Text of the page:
Box Office Weekend: Apatow’s Funny Peculiar

Box Office Weekend: Apatows Funny Peculiar

The new Judd Apatow movie carried the perky title Funny People, but audiences quickly figured out it should really be called The Guy Who Thinks He’s Gonna Die and Isn’t Very Nice. Or Funny. It managed a decent $8.7 million on opening day, dropped 15% on Saturday and is expected to finish the weekend at $23.4 million. The good news for Apatow and his long-ago roomie Adam Sandler is that their film topped the weekend box office at domestic theaters. The bad news… where to begin? Funny People cadged the lowest take for any No. 1 film this year. Not just in the prime-time summer months — we’re talking January. It was also Sandler’s poorest opener in five years, since Spanglish. And it earned a B-, or barely passing, from the Cinemascore poll of people who,d seen the movie. That’s not so funny.

Since his 2005 hit The 40 Year Old Virgin, when Apatow became a brand name, almost a genre, in roughhouse comedy, the films he’s produced have opened well and, more important, had staying power — what the industry calls “long legs.” The final theatrical earnings for Virgin and Knocked Up were about five times their opening-weekend gross; and Superbad, Forgetting Sarah Marshall and Pineapple Express made about four times their openers. People saw these movies, told their friends they were funny and made them hits. The new movie will be hard pressed to duplicate that word-of-mouth salesmanship. For most audiences, Apatow’s 2hr. 24min. attempt to encase a James L. Brooks-style comedy drama in an overflowing condom of penis jokes didn’t work. Instead of a Terms of Endearment, it’s more like Brooks’ last flop movie. Yep, Spanglish.
Funny People’s subpar returns dealt another body blow to its distributor, Universal Pictures. Big releases like Land of the Lost, Bruno, Duplicity and State of Play have all underperformed this year. Public Enemies has done OK, but with its $100 million budget the Johnny Depp crime melodrama hasn’t come close to making back its costs after five weeks in North American theaters, and is all but comatose abroad. The studio’s one ginormous 2009 hit is Fast & Furious, which has earned nearly $350 million worldwide on an $85 million budget. Except for the Vin Diesel movie, Universal is running on fumes.
Runner-up for the second weekend in a row, Harry Potter and the Half-Blood Prince stanched its 62% dive last weekend with a more modest 40% tail-off, mostly thanks to the adding of 161 IMAX screens, where the price of admission is much steeper. Of the two sophomore entries, G-Force, Jerry Bruckheimer’s locked-and-loaded version of Alvin and the Chipmunks, came in third with $17.1 million; and The Ugly Truth, Katherine Heigl’s R-rated tryst witb Gerard Butler, plunged 53% to amass $13 million. Since the movie cost only $38 million to make, it’ll end up in the black. The financial future is gloomier for the comedy Aliens in the Attic, which opened in the basement at $7.8 million.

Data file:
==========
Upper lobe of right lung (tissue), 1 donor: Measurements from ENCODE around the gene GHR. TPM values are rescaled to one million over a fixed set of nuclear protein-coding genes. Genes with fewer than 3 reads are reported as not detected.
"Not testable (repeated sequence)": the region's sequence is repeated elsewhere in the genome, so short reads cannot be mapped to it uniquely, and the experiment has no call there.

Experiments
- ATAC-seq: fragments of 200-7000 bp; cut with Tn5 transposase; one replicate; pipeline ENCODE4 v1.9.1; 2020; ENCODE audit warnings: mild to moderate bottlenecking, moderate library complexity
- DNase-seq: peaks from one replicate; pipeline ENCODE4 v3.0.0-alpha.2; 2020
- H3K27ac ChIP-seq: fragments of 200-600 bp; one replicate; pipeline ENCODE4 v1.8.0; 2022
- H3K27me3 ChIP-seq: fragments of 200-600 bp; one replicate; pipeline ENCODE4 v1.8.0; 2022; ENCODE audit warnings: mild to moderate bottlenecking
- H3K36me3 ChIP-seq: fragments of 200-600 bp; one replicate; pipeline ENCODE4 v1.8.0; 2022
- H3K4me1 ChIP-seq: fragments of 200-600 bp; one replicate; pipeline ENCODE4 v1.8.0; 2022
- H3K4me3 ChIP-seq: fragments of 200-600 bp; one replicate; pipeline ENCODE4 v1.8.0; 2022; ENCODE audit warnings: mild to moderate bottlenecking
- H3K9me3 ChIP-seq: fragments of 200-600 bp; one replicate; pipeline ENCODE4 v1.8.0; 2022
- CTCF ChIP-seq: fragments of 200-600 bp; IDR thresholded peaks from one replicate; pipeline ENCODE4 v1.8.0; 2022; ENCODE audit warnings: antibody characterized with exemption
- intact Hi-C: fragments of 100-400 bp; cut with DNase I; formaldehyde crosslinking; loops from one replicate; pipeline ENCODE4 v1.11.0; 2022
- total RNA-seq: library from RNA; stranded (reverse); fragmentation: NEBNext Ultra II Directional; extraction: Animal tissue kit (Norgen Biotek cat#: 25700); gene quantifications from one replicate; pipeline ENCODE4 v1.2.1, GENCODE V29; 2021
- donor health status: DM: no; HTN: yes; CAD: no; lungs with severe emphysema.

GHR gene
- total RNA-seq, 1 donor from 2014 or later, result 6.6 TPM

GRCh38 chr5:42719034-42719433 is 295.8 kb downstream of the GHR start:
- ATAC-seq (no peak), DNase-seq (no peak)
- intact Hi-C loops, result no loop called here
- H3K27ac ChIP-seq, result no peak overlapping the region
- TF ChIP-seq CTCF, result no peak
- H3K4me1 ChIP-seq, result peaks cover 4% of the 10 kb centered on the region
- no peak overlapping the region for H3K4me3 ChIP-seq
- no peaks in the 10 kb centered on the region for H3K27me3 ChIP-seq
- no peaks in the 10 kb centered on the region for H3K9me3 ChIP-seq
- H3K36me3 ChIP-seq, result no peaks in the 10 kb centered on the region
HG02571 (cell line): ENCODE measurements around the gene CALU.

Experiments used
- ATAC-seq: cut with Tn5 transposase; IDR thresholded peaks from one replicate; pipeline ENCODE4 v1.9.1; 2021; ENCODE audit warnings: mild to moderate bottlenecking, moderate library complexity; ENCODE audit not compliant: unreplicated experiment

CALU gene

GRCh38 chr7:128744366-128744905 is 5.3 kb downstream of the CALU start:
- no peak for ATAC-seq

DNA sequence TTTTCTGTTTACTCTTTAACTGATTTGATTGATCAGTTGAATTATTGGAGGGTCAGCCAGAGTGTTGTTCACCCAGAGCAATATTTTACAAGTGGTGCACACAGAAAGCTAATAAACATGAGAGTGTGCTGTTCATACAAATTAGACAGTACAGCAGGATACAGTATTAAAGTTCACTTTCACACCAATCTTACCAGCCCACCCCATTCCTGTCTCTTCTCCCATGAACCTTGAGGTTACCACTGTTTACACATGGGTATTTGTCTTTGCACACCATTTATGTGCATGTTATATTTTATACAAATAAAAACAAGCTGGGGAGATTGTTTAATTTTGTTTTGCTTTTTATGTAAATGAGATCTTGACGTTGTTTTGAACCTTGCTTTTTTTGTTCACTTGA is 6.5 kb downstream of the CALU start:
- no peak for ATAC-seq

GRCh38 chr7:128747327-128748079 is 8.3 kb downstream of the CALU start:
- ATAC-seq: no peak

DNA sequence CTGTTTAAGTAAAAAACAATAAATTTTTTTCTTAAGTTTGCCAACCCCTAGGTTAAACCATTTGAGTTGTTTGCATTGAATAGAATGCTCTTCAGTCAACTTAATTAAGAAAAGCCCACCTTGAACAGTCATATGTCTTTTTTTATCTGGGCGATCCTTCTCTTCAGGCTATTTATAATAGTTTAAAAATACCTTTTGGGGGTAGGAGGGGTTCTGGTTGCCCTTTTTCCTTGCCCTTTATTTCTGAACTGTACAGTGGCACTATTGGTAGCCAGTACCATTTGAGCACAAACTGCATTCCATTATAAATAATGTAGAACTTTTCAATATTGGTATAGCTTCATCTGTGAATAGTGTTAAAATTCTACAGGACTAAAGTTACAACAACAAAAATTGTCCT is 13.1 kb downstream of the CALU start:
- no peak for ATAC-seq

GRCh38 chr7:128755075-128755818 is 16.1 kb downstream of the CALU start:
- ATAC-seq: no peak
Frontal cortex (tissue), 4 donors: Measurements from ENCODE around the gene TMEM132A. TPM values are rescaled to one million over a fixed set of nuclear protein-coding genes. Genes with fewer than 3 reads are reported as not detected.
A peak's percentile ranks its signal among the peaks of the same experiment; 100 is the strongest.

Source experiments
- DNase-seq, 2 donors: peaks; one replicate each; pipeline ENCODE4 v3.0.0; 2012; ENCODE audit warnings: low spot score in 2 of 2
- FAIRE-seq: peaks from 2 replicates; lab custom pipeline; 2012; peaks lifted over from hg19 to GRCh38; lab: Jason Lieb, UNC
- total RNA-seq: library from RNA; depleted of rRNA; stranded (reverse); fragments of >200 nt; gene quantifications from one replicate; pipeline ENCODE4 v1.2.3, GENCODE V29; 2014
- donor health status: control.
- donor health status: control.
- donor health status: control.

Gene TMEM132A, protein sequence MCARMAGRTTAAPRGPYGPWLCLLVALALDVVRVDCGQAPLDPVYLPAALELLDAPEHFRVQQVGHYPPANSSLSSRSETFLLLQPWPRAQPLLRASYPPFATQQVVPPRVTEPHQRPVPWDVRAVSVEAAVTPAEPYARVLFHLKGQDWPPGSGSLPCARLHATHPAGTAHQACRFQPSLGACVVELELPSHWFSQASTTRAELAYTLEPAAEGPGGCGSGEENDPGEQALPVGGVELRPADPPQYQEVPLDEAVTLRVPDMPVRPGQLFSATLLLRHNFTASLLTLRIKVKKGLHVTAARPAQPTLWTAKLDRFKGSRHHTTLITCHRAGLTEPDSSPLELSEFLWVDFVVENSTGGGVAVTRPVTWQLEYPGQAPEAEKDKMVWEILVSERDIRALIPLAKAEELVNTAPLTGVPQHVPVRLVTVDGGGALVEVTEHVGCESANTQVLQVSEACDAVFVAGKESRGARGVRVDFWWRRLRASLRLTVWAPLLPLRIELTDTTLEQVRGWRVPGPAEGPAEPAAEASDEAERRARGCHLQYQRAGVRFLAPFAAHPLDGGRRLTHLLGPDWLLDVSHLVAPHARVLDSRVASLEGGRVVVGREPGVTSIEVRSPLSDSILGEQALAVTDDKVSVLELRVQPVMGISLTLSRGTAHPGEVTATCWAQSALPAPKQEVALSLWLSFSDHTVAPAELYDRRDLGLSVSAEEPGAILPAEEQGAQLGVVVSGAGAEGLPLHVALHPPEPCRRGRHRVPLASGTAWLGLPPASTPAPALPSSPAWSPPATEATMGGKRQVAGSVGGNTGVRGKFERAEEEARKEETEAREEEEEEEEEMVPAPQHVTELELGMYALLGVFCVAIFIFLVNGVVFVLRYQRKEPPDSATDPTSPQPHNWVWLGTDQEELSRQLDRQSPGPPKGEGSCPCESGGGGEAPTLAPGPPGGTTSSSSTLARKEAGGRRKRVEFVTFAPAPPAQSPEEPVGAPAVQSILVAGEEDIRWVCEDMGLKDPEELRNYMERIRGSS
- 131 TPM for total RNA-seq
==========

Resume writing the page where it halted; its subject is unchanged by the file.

In indie action, the rom-com Days of Summer picked up $2.8 million and, at 266 venues, the weekend,s highest per-screen average among the top 60 releases, for a cume of $6,821,000. The bomb-squad thriller The Hurt Locker was right behind with a five-week total of $6,757,000. The weekend’s most highly acclaimed newbies — the save-the-dolphins doc The Cove and the South Korean vampire-priest horror movie Thirst — opened well, with about $55,000 each at four theaters.
This year’s total theatrical revenue is still about 10% higher than last year’s at the same time, and attendance is up nearly 8%, but the box office is slumping fast. This weekend’s take is expected to be down 25% from the same frame last year, when the top four movies grossed more than the top 10 this weekend. The studios frontloaded their prime merchandise, and now the shelves are getting bare. Note to moguls: Summer usually lasts for three months, whenever you decide it begins. So if you launch your blockbuster season on May 1, don’t be surprised if it ends on Aug. 1 — right now. This defies business logic, since, in most parts of the country, school’s out and kids have nothing to do but see movies for another five weeks. It’s as if Hollywood has programmed its summer fare for the farm states.

Here are the studios, official weekend estimates for the top 10 movies, as reported by Box Office Mojo:

1. Funny People, $23.4 million, first weekend

2. Harry Potter and the Half-Blood Prince, $17.7 million; $255.5 million, third week

3. G-Force, $17.1 million; $66.4 million, second week

4. The Ugly Truth, $13 million; $54.5 million, second week

5. Aliens in the Attic, $7.8 million, first weekend

6. Orphan, $7.3 million; $26.8 million, second week

7. Ice Age: Dawn of the Dinosaurs, $5.3 million; $181.9 million, fifth week

8. The Hangover, $5.1 million; $255.8 million, ninth week

9. The Proposal, $4.8 million; $148.9 million, seventh week

10. Transformers: Revenge of the Fallen, $4.6 million; $388.1 million, sixth week

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